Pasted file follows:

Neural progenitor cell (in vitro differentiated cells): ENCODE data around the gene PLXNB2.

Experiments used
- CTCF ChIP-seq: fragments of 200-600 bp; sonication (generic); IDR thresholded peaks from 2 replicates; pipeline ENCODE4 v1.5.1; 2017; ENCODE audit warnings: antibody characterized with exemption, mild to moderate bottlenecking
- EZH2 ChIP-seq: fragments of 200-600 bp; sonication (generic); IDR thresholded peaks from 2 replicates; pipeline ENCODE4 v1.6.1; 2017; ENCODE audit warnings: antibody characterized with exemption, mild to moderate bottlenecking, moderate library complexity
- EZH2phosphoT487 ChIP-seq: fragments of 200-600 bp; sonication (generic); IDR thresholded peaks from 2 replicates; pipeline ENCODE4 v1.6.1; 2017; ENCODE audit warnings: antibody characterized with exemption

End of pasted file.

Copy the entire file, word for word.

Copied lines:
Neural progenitor cell (in vitro differentiated cells): ENCODE data around the gene PLXNB2.

Experiments used
- CTCF ChIP-seq: fragments of 200-600 bp; sonication (generic); IDR thresholded peaks from 2 replicates; pipeline ENCODE4 v1.5.1; 2017; ENCODE audit warnings: antibody characterized with exemption, mild to moderate bottlenecking
- EZH2 ChIP-seq: fragments of 200-600 bp; sonication (generic); IDR thresholded peaks from 2 replicates; pipeline ENCODE4 v1.6.1; 2017; ENCODE audit warnings: antibody characterized with exemption, mild to moderate bottlenecking, moderate library complexity
- EZH2phosphoT487 ChIP-seq: fragments of 200-600 bp; sonication (generic); IDR thresholded peaks from 2 replicates; pipeline ENCODE4 v1.6.1; 2017; ENCODE audit warnings: antibody characterized with exemption